Wednesday, June 6, 2012

"Cover Crops Don't Pay"

This was posted on Crop Talk yesterday. I looked it up and even posted to it.

It does make you think. Do cover crops pay? I spent several thousand dollars in cover crop seed last year. Did I get my money back? The only way to know is do your own research and most farmers don't have time for that. The rely on someone else to do the testing and either accept it or reject it.

I have written and talked about cover crops quite often the past three years. I see the benefit of crop rotation and cover cropping helps me speed that up by planting a live grass crop ahead of legume soybeans or a brassica crop ahead of grass corn. I never did like bare fields in winter as much as green ones so I have raised wheat all my life. That is one winter cover crop we can sell in June and still have time to plant a soybean crop here. Otherwise I would sure put some radish and other covers into the wheat straw for the next spring's crop.

If I don't plant a cover crop, mother nature will provide one for me. Around here it is chickweed, purple dead nettle and cressleaf groundsel. They do cover the soil but they have to be sprayed or worked into the ground for the new crop seedbed. Since I don't have time to till and want to plant the first day I think it is ready, I have to kill the weeds. I would rather kill a crop I planted that will be a better selection ahead of the crop I intend to grow.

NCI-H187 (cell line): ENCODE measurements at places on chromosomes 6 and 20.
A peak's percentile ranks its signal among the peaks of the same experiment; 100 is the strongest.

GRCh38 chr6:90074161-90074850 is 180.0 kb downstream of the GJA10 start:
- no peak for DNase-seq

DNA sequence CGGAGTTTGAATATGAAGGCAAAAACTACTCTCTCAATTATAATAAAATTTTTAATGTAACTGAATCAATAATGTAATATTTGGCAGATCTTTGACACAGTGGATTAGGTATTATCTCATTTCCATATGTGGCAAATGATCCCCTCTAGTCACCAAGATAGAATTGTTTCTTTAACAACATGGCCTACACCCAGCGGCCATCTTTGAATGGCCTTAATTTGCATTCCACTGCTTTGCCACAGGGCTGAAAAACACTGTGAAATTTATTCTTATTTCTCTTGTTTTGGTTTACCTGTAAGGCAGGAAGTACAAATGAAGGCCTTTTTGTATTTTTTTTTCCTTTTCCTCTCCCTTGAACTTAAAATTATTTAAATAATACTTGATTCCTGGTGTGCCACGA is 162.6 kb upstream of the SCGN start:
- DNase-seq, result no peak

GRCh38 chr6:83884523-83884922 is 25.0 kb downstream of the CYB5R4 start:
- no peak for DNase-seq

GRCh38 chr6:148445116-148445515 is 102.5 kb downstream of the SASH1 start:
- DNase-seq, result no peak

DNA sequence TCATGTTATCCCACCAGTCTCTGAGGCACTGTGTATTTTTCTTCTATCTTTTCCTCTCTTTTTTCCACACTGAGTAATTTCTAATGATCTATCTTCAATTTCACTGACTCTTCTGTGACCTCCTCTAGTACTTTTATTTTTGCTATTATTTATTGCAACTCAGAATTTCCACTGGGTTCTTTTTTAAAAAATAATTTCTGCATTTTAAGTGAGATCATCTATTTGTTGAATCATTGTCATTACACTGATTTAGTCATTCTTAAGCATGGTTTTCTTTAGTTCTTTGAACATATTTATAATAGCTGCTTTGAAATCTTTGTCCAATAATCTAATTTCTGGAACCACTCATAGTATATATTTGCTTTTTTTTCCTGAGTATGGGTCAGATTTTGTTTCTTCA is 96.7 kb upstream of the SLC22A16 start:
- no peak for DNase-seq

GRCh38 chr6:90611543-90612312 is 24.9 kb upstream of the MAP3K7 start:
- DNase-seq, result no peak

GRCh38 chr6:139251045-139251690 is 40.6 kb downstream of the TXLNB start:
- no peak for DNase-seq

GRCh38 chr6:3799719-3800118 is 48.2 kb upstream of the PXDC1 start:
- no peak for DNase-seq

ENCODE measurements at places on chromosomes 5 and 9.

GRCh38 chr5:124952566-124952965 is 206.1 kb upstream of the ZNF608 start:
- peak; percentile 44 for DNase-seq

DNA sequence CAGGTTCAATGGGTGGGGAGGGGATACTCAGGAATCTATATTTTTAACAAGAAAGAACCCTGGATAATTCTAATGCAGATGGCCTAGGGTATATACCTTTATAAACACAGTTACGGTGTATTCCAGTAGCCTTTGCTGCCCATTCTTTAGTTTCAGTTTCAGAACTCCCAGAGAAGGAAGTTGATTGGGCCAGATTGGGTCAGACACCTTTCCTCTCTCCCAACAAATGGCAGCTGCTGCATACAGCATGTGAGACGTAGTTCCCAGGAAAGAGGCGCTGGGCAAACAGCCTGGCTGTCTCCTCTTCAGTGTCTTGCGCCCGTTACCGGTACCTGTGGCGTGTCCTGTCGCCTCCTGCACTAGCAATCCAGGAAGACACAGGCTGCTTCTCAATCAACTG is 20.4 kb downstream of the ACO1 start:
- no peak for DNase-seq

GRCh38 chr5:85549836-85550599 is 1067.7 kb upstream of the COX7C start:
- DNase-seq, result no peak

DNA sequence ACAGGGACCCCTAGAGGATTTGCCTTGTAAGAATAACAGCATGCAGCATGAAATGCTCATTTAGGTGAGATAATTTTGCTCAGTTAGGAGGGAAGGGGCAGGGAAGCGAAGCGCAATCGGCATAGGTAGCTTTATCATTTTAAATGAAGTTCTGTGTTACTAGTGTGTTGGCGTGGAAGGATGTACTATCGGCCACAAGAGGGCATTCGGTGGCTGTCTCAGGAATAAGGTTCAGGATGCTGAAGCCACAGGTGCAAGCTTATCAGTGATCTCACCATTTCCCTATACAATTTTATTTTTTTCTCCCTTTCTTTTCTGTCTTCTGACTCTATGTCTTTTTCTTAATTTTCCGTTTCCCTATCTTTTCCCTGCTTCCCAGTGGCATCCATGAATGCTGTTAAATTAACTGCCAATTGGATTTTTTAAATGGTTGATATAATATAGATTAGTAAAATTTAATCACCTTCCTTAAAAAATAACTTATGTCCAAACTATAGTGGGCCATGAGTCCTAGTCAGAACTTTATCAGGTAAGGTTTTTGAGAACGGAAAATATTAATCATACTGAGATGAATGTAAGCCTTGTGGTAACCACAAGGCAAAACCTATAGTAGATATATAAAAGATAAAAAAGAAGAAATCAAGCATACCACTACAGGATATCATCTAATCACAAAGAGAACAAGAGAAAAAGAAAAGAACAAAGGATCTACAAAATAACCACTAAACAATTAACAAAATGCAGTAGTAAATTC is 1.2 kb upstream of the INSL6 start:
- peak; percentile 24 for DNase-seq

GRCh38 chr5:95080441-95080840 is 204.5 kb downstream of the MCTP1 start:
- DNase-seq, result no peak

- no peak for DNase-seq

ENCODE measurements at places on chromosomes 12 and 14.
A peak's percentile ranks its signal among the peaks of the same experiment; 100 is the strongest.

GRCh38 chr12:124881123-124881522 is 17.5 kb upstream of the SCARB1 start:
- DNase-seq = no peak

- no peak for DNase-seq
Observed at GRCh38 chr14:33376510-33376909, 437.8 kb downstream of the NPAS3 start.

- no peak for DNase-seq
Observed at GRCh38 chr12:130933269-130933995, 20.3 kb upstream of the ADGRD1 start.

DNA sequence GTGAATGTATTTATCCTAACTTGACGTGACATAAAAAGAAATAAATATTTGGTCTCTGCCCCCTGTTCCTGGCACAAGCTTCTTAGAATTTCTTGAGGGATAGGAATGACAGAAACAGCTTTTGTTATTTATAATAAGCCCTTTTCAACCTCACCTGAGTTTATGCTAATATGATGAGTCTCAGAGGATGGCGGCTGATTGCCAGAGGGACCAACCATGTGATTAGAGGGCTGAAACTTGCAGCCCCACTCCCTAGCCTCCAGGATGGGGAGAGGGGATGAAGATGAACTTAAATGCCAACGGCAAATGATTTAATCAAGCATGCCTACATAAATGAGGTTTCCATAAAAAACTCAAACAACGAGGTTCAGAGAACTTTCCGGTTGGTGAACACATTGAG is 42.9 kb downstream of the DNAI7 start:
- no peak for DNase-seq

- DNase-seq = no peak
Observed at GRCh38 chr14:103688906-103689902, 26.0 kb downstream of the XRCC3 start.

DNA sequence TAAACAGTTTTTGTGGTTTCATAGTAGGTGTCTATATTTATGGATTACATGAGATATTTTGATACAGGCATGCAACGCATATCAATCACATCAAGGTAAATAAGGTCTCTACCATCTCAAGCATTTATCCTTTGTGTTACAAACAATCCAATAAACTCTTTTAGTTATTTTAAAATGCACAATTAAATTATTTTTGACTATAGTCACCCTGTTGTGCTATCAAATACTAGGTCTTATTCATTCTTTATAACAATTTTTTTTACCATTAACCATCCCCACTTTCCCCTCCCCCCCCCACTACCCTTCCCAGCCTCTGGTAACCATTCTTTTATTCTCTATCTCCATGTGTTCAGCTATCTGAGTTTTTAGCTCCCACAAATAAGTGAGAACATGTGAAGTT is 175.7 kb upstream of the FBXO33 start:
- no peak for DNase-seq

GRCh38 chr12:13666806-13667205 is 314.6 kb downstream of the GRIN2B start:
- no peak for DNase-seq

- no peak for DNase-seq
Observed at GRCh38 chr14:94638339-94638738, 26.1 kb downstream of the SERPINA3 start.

The fellow is in western Kansas where moisture is known to be short. Can cover crops hold moisture for the next crop without giving up yield? I think so. Perhaps he and others have not found that right mix yet to make it work for them. I would point them to Dr. Dwayne Beck whom I have heard speak of this many times and he proved to me you can enhance the dryland crop with cover cropping.

I think many farmers just don't want to mess with a cover crop. That is understandable and their choice. In today's farming that just seems like a lack of stewardship to me if I really want to leave the ground in better shape than I found it.

So what do you think? Do you think cover cropping pays?



  1. I encourage you to use more annual ryegrass, red clover, vetch, and peas and I say thank you very much. My neighbor thinks you should use more tillage radish.

  2. "The only way to know is do your own research and most farmers don't have time for that."

    That's a big part of the fun of farming IMO. The day I stop trying my own ideas and just go by what OSU or the local agronomists prescribe will be the day it ceases to be interesting to me. Tracking what works and what doesn't is the hard part. And replicating successes can be elusive!

    I second Budd's motion, BTW. Especially the annual ryegrass!

  3. Annual ryegrass is big in Indiana but it hasn't caught on here. Radishes have caught on much more than rye here but there were lots of acres of cereal rye cover in my area this year.

    I thank you both for your comments, I am still working on what to do and what to recommend this fall. The big thing is try something, try anything but some are a better match than others.